Escalation above your boss is never going to end well. I have no happier way to write that last sentence. Asking someone above your boss to help with your boss's behavior will be seen as a slight by your boss. It's like you automatically added a negative item to their yearly review. Do it if you are getting low on choices--eg: you're going to quit if things don't change. It takes a lot to restore trust/balance in a relationship after this type of escalation.

Likewise, escalating issues with your boss only works (in my experience) about one time in every three, assuming that you have logic, data, etc. on your side. It's hard for your boss's boss to agree to alter the behavior of your boss without setting a bad precedent for everyone else below your boss. One in three times upper management is typically willing to take that chance for various reason--the infraction is so severe, the boss's boss doesn't like your boss, the problem is a hot button for upper management, and a few very special other exceptions. Otherwise, 2 out of 3 times you've pissed off the person who writes your yearly review and calculates your bonus and raises and you get nothing from it. So think very carefully.

3) Finally, you have an option to change venue. This doesn't mean that you quit your job. You could find another position within the company. You could talk to your boss about a move to another manager (or build up political good will with another manager to ask you over to his/her team).

You always have the option to "walk" when you're upset in your position. I recommend thinking carefully before doing it, however. You rarely want to burn bridges behind you--the employer you leave today is the person called by another HR department tomorrow to ask about your employment. Legally they cannot say anything hurtful or bad about you (or they could be sued), but legally they aren't prohibited from saying things like "Yes, she was scheduled for termination when she quit."

If you look at your choices, try everything available, and still hate where you work, leaving is a good option. I typically look at it in the happy/sad test way: If I am sad more than half the time because of work or at work, then I need to find a new place to work. If I'm happy more than half the time because of work or at work, I'm right where I need to be (for now). Simplistic, yes, but happy/sad taps a wealth of subconscious information.

So, you have decided you're leaving. Things to consider: the state of your finances, any big events upcoming (at work or at home), and the state of the job market. In a bad economy with good finances you could quit without having any additional work lined up, but that's a medium risk proposition. Leaving your friends in the lurch during a massive project when the market is good and your finances are not might make you interested in hanging out a bit longer. A baby on the way can also complicate when you want to leave--do you need the insurance (answer is typically yes), and if so, how will you pay for things insurance pays for if you leave?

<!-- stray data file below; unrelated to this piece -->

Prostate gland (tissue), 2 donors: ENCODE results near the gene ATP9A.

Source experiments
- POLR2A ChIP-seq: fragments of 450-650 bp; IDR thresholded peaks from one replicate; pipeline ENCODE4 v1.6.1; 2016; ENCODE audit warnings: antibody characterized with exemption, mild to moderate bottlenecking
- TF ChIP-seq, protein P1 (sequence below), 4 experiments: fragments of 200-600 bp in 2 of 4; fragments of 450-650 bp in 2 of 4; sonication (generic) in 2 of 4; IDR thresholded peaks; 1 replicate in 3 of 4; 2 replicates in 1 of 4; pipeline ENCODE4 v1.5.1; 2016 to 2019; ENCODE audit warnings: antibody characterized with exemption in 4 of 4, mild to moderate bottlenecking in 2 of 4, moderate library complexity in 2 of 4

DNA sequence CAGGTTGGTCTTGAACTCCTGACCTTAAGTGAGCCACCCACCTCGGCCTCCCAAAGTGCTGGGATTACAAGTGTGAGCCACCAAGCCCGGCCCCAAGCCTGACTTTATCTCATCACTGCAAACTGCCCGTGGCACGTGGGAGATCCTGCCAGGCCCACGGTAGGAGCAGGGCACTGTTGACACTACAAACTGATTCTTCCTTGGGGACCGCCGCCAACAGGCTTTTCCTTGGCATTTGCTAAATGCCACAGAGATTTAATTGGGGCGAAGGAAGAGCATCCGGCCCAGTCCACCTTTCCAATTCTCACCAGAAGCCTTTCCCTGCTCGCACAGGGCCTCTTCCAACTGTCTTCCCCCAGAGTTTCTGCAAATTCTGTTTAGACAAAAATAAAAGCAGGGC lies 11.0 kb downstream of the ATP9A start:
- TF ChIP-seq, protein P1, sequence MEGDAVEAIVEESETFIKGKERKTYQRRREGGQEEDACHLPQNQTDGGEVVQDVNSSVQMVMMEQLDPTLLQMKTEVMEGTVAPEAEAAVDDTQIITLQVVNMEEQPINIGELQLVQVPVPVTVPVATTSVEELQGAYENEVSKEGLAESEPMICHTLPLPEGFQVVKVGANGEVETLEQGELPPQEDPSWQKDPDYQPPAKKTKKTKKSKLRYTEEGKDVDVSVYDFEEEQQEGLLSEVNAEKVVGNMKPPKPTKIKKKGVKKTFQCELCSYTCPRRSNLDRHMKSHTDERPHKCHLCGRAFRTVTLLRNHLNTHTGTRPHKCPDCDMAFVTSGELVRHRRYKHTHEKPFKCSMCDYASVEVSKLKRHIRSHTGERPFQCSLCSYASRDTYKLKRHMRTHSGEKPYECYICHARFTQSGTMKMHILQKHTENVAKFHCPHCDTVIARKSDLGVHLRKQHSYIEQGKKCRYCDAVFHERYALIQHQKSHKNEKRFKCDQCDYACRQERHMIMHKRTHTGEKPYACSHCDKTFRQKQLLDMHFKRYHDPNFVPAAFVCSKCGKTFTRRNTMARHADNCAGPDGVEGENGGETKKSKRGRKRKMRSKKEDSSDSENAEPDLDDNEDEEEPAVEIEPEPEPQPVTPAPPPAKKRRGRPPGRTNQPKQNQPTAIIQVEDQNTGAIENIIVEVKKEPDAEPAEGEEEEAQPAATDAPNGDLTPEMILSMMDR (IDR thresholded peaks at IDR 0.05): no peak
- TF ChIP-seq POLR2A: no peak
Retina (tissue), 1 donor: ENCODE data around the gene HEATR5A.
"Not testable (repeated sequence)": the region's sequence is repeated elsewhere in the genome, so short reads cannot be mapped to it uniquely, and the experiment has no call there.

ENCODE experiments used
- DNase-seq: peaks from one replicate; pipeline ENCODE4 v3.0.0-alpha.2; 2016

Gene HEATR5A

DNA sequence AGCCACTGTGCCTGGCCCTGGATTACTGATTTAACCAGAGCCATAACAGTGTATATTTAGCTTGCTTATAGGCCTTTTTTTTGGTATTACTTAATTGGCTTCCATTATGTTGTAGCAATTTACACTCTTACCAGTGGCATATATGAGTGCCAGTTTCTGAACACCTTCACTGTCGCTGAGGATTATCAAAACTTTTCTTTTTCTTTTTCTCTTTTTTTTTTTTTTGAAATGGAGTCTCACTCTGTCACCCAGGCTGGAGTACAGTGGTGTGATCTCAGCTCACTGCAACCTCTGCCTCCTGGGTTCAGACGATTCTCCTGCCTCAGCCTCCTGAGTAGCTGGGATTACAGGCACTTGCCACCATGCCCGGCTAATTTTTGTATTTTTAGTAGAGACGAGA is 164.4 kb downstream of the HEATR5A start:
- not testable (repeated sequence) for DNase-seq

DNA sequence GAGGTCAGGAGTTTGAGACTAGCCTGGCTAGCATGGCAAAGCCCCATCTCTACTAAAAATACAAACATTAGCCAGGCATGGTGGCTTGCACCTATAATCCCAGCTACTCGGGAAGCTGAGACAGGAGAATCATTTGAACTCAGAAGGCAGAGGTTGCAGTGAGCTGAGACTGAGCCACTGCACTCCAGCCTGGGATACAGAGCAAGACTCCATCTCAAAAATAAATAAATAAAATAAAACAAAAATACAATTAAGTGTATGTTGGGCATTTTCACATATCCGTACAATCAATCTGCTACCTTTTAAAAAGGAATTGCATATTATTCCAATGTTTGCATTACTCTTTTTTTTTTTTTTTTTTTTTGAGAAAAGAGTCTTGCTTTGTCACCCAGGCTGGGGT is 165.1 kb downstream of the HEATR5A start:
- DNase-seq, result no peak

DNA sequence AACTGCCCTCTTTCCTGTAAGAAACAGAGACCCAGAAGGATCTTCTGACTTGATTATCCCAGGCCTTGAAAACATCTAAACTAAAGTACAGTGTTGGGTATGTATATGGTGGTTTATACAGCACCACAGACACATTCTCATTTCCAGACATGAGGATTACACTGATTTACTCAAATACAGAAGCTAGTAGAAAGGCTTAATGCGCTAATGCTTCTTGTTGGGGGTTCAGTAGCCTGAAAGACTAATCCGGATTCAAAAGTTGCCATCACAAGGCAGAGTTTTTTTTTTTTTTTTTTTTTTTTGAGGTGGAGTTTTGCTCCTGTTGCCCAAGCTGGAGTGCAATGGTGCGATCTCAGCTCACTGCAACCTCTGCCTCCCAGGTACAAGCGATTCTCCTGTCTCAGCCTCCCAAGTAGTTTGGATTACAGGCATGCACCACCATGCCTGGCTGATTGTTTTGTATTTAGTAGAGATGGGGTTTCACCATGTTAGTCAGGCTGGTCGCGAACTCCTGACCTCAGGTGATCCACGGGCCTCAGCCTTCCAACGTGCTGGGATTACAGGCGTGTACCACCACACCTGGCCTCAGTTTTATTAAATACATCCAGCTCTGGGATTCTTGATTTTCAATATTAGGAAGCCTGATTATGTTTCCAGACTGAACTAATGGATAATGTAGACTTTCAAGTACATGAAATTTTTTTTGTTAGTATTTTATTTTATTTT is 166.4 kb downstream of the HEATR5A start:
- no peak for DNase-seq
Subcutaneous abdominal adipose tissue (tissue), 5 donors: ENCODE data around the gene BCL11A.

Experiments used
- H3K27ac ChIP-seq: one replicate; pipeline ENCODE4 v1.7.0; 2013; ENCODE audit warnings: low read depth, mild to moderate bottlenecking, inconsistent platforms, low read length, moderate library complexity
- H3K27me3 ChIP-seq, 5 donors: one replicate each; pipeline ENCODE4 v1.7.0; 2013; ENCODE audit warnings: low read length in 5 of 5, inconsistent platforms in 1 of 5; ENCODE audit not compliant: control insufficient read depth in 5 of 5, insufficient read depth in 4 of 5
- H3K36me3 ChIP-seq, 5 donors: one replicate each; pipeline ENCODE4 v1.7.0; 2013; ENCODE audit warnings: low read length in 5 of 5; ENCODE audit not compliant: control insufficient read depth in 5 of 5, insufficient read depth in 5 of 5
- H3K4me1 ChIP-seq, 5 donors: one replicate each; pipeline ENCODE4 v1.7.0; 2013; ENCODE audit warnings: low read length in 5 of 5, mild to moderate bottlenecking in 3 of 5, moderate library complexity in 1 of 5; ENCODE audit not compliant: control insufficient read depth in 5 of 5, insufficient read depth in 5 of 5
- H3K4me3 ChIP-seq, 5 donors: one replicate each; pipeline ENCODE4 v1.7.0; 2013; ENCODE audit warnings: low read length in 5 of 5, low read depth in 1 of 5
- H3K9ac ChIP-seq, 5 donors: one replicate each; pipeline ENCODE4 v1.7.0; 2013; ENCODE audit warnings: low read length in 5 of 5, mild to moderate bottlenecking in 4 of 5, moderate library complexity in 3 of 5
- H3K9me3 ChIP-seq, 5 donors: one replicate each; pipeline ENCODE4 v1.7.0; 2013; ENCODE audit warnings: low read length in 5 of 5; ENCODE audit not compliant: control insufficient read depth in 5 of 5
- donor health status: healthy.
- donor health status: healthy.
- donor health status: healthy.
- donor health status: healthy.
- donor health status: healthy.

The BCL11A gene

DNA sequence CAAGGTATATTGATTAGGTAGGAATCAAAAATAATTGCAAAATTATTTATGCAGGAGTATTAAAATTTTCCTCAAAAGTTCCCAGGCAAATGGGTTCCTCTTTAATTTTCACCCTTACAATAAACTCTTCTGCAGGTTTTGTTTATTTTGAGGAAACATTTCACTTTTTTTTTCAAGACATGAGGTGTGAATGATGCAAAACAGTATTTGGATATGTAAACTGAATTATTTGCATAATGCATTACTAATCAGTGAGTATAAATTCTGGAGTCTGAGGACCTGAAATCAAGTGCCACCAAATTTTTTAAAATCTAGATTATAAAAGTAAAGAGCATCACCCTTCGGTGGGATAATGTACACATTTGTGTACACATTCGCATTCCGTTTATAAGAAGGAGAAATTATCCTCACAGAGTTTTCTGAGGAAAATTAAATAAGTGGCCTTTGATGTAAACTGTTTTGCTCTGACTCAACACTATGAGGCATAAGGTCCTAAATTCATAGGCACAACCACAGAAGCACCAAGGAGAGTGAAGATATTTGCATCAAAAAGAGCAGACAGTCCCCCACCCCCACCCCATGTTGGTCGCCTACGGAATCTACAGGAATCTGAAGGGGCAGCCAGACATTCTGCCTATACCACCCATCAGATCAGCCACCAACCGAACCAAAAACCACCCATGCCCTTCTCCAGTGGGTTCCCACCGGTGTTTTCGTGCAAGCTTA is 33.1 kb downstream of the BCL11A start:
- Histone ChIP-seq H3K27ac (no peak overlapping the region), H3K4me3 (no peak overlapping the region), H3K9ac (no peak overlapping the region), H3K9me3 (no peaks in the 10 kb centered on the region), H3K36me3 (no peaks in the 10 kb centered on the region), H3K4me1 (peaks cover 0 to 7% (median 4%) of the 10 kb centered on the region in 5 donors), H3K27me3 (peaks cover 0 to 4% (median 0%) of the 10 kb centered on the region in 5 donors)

If you are pissed off or angry, go do something else before contemplating your leaving time frame. While you might not be able to shake either completely when you're contemplating a change, changes made out of negative moods rarely bare a positive influence on your overall resume (or networking). Basically, if you're cranky you are probably not making decisions that are going to benefit you greatly in the long run without a lot of careful thought.

Always try to give at least two weeks notice. I know most people know this, but you'd be surprised at how many people still don't give that. Don't try to poach people where you currently work for your new place--it's actionable (legally) and also quite rude. You would also be not surprised to know how many people try this (both during their leaving period and six months later).

Finally, think carefully about what you're going to say is your reason for leaving. As heartening as would be to say "I'm leaving because my boss is a doodoo head with the reasoning of a three year old," it falls into the "burning bridges behind you" category (and in some cases, when negotiating for unpaid vacation time, bonuses, or raise installments, can be like setting fire to the bridge while you're still standing on it). Unless you are specifically attempting to make things officially better for people (through the use of HR) as you leave, typically cite a more vague reason about other opportunities when asked why you are going.

One other thing on not saying what you actually think: will it actually help? Are you just sabotaging a future reference? Usually by the time that you get to the point of quitting, you've tried all the reasonable methods of communicating your displeasure. Is saying something as you go really going to be effective? If so, by Jove, do it! If not, preserve your reputation and leave sleeping dogs lie. Alternately, split the difference and tell HR quietly about what happened, what you tried to do to resolve it, but then still make your official reason for leaving something vague and not specific to the issue itself.

Your mileage may vary by state, by the way, but in some states quitting in a situation where any reasonable person would quit means that you may still collect unemployment; for example, I left a job in the early 2000's because of health reasons. The company did not dispute my claim for unemployment and the state in which I lived granted it because anyone quitting to preserve health was understandable and appropriate.

So there you go. Way longer than expected, and I'll likely come back to these ideas and touch on them in future posts. To sum up: you can do nothing, take action, or change venue. Hopefully my blog has given you a little more info about the best ways to look at and implement these potential choices.